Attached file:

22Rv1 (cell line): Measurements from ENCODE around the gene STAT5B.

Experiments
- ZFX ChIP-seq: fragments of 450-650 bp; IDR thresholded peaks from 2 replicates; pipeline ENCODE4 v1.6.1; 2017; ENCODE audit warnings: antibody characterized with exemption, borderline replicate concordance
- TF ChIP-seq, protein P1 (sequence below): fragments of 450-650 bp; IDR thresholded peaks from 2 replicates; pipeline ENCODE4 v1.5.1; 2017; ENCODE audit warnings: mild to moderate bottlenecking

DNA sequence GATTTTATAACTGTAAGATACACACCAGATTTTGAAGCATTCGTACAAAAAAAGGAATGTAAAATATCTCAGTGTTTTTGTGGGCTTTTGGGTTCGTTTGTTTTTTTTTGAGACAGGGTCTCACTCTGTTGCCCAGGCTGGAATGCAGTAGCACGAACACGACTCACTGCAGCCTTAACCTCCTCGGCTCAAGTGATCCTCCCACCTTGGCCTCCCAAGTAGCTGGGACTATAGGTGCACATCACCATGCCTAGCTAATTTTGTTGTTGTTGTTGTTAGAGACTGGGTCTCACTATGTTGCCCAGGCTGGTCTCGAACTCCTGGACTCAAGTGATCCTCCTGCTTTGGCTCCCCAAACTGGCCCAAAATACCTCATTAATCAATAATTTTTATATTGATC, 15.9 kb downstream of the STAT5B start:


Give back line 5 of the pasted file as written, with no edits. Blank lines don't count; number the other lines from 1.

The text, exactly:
DNA sequence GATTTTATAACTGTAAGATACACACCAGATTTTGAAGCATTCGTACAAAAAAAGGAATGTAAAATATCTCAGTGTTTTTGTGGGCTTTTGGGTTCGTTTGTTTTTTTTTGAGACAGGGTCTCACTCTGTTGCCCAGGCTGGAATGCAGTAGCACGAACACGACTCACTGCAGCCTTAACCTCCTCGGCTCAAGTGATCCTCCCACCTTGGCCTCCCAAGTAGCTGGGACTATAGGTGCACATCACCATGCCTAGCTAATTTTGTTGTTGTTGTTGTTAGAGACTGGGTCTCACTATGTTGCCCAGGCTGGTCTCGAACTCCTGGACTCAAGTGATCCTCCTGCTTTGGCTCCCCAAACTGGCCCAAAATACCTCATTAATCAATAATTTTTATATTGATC, 15.9 kb downstream of the STAT5B start: